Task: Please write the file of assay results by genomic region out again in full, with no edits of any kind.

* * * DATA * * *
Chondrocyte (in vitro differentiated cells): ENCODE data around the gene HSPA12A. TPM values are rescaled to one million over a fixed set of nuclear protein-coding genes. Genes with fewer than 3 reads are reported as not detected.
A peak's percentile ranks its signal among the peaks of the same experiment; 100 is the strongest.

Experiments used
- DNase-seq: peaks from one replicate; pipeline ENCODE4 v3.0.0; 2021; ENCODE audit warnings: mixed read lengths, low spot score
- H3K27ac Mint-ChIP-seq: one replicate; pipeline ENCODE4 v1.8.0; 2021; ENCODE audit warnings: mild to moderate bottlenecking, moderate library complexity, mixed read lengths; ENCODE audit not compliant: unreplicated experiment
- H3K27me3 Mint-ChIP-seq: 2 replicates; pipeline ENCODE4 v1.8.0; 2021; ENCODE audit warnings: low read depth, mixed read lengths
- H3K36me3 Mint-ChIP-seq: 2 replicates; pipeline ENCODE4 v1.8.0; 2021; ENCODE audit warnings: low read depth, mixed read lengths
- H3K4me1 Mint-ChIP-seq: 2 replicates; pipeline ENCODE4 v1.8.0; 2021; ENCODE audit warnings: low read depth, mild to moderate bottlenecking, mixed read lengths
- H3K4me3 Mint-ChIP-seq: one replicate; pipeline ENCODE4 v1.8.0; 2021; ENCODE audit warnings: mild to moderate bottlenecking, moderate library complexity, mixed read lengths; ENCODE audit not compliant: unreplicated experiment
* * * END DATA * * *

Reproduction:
Chondrocyte (in vitro differentiated cells): ENCODE data around the gene HSPA12A. TPM values are rescaled to one million over a fixed set of nuclear protein-coding genes. Genes with fewer than 3 reads are reported as not detected.
A peak's percentile ranks its signal among the peaks of the same experiment; 100 is the strongest.

Experiments used
- DNase-seq: peaks from one replicate; pipeline ENCODE4 v3.0.0; 2021; ENCODE audit warnings: mixed read lengths, low spot score
- H3K27ac Mint-ChIP-seq: one replicate; pipeline ENCODE4 v1.8.0; 2021; ENCODE audit warnings: mild to moderate bottlenecking, moderate library complexity, mixed read lengths; ENCODE audit not compliant: unreplicated experiment
- H3K27me3 Mint-ChIP-seq: 2 replicates; pipeline ENCODE4 v1.8.0; 2021; ENCODE audit warnings: low read depth, mixed read lengths
- H3K36me3 Mint-ChIP-seq: 2 replicates; pipeline ENCODE4 v1.8.0; 2021; ENCODE audit warnings: low read depth, mixed read lengths
- H3K4me1 Mint-ChIP-seq: 2 replicates; pipeline ENCODE4 v1.8.0; 2021; ENCODE audit warnings: low read depth, mild to moderate bottlenecking, mixed read lengths
- H3K4me3 Mint-ChIP-seq: one replicate; pipeline ENCODE4 v1.8.0; 2021; ENCODE audit warnings: mild to moderate bottlenecking, moderate library complexity, mixed read lengths; ENCODE audit not compliant: unreplicated experiment